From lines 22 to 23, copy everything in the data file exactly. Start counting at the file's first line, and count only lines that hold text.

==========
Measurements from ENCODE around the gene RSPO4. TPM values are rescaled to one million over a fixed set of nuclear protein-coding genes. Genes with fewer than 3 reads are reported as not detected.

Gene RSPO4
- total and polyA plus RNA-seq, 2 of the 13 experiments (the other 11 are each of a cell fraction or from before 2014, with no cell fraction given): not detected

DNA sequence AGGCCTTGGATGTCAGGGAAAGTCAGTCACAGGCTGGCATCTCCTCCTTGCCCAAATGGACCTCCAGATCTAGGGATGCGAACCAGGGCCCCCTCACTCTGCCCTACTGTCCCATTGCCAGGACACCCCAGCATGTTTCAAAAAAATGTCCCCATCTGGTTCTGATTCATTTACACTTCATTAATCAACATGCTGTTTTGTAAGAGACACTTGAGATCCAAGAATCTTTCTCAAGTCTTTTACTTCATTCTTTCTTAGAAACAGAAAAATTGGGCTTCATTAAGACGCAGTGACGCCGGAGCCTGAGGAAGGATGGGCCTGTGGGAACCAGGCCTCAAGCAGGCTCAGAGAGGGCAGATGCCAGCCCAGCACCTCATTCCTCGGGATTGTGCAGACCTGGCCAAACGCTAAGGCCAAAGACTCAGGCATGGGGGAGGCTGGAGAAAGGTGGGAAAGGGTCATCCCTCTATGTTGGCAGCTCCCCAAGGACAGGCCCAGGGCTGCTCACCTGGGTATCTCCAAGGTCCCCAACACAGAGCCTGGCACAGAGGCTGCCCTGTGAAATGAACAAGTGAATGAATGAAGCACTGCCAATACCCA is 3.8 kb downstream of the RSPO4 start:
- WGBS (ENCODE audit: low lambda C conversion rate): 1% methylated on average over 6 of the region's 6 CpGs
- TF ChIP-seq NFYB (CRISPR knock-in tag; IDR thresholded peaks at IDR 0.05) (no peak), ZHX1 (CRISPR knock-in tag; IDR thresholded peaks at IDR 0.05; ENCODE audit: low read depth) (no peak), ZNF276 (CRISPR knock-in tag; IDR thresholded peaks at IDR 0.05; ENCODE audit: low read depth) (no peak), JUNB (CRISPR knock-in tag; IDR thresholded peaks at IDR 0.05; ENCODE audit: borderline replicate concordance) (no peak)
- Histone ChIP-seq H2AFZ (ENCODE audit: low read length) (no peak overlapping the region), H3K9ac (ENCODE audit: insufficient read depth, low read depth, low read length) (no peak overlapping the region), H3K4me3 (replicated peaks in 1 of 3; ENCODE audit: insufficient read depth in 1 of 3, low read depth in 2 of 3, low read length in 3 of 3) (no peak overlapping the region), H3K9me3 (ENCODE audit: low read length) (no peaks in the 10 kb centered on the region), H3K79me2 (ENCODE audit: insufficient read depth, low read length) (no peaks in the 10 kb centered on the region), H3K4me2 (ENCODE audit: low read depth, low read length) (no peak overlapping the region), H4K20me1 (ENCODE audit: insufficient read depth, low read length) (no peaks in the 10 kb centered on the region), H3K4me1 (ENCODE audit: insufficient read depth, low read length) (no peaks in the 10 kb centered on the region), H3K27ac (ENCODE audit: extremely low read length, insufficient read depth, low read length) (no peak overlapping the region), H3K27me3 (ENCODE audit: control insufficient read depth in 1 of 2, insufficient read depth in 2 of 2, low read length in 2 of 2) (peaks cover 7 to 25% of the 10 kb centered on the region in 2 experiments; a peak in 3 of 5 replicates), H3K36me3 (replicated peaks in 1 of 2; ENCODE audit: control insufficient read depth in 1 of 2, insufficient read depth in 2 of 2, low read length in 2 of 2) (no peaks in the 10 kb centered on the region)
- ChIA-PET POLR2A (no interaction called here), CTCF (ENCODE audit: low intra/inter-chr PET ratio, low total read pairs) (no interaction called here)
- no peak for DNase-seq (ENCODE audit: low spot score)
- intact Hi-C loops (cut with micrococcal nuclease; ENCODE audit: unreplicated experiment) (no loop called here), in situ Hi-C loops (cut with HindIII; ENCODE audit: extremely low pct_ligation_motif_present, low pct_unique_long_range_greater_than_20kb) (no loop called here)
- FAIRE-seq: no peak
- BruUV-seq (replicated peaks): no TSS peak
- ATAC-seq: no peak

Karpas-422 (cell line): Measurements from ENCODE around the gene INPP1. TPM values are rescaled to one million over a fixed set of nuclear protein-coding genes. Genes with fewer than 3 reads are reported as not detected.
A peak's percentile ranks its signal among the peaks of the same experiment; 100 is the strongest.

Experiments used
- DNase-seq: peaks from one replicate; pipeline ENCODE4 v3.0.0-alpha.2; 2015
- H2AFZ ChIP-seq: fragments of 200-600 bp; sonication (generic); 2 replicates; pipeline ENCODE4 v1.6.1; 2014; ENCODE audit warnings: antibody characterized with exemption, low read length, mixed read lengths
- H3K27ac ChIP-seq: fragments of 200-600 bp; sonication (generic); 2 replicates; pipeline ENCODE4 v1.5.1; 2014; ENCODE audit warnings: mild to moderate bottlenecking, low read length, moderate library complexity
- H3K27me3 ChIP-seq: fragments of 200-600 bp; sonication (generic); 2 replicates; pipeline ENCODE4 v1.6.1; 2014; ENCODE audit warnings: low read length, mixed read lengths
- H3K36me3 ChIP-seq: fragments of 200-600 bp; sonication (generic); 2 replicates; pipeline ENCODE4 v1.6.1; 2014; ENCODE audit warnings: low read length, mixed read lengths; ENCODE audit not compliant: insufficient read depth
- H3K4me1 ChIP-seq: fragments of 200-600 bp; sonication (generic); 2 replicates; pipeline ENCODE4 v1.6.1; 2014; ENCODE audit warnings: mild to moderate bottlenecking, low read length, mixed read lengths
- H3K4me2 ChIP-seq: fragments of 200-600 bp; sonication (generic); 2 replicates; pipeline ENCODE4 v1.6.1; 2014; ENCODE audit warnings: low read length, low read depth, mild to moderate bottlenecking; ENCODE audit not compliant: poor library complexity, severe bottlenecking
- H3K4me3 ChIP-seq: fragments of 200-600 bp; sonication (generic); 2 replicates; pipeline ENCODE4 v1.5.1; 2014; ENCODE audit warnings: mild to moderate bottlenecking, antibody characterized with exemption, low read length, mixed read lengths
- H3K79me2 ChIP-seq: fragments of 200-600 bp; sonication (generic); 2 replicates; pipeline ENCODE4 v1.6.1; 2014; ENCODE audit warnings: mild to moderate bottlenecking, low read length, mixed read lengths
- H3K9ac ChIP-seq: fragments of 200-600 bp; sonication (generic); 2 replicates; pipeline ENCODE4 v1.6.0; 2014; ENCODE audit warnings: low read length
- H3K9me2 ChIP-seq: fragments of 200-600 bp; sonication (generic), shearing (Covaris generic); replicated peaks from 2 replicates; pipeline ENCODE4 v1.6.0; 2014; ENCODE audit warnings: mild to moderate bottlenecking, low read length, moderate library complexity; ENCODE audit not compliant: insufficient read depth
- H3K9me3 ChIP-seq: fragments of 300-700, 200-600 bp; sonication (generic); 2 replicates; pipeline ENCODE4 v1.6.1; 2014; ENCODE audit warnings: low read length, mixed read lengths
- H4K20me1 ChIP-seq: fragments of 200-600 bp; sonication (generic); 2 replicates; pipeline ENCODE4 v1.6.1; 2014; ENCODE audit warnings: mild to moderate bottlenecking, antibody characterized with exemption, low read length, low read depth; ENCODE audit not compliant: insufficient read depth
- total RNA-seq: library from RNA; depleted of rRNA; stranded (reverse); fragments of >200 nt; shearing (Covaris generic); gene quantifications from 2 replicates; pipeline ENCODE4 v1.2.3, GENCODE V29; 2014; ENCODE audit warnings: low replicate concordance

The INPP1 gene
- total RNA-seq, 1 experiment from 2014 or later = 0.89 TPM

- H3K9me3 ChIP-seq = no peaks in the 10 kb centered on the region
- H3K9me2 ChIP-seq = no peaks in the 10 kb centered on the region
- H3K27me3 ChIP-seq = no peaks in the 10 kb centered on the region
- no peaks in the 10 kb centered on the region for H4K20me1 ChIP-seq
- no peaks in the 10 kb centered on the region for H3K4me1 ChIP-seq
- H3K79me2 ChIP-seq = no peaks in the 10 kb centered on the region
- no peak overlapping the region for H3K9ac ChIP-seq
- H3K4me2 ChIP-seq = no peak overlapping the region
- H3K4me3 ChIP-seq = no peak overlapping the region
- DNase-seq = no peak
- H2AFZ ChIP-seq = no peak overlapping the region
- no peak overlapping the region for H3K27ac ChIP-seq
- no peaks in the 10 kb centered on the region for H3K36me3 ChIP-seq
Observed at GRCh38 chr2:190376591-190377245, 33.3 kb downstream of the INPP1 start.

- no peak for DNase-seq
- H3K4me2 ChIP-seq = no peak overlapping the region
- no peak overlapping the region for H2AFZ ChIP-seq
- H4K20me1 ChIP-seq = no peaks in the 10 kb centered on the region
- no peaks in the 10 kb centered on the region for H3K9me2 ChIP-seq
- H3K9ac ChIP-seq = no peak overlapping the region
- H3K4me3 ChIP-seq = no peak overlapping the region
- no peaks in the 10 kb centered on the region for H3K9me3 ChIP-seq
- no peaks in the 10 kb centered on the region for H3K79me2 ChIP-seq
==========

- H3K4me1 ChIP-seq: fragments of 200-600 bp; sonication (generic); 2 replicates; pipeline ENCODE4 v1.6.1; 2014; ENCODE audit warnings: mild to moderate bottlenecking, low read length, mixed read lengths
- H3K4me2 ChIP-seq: fragments of 200-600 bp; sonication (generic); 2 replicates; pipeline ENCODE4 v1.6.1; 2014; ENCODE audit warnings: low read length, low read depth, mild to moderate bottlenecking; ENCODE audit not compliant: poor library complexity, severe bottlenecking